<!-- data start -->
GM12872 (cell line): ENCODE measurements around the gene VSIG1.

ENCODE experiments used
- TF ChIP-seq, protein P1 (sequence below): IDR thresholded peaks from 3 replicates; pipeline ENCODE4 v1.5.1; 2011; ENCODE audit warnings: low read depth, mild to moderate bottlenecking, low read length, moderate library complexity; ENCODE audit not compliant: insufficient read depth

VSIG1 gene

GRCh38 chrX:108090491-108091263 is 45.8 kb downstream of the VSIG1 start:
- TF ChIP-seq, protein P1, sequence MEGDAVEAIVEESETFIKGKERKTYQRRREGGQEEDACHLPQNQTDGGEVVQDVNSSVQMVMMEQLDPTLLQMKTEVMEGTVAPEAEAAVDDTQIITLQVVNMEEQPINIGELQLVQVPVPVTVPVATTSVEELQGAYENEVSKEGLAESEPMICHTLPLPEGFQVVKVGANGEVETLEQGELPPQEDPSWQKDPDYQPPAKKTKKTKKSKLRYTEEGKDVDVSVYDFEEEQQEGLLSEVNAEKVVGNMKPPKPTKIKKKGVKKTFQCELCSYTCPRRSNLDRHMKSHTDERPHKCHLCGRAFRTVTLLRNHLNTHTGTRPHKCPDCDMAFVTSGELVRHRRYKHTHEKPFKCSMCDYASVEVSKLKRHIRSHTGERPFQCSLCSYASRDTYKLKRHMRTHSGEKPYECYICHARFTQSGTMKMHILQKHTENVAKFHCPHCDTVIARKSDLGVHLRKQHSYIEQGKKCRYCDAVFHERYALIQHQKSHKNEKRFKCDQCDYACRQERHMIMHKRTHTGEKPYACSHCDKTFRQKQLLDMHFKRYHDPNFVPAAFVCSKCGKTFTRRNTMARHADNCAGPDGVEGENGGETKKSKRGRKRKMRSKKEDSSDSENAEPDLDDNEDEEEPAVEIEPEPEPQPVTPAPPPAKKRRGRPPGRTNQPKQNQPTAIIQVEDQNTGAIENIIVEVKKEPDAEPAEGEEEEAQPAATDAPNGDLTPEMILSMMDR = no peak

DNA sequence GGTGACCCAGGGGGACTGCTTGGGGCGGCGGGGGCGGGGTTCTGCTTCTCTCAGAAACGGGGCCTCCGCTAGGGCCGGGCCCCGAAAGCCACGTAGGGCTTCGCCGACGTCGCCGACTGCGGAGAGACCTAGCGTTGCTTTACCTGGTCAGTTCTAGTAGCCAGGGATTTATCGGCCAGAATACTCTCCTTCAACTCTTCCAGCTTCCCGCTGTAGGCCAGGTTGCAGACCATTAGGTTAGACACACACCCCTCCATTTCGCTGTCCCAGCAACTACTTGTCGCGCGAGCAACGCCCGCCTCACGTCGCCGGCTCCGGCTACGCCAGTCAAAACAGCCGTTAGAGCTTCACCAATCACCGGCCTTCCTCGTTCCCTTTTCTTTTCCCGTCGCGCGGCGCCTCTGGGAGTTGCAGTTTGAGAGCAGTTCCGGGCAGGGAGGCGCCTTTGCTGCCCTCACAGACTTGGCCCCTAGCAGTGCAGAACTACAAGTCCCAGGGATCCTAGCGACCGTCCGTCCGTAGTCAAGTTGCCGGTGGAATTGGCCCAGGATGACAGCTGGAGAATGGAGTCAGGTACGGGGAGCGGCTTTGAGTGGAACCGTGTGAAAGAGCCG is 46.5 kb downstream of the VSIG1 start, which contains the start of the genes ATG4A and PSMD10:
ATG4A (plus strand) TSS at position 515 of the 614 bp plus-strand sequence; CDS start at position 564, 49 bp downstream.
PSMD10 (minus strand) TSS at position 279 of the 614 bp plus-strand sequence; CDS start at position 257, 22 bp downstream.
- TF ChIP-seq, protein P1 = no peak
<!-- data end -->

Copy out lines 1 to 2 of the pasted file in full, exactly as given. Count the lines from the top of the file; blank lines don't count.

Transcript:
GM12872 (cell line): ENCODE measurements around the gene VSIG1.

ENCODE experiments used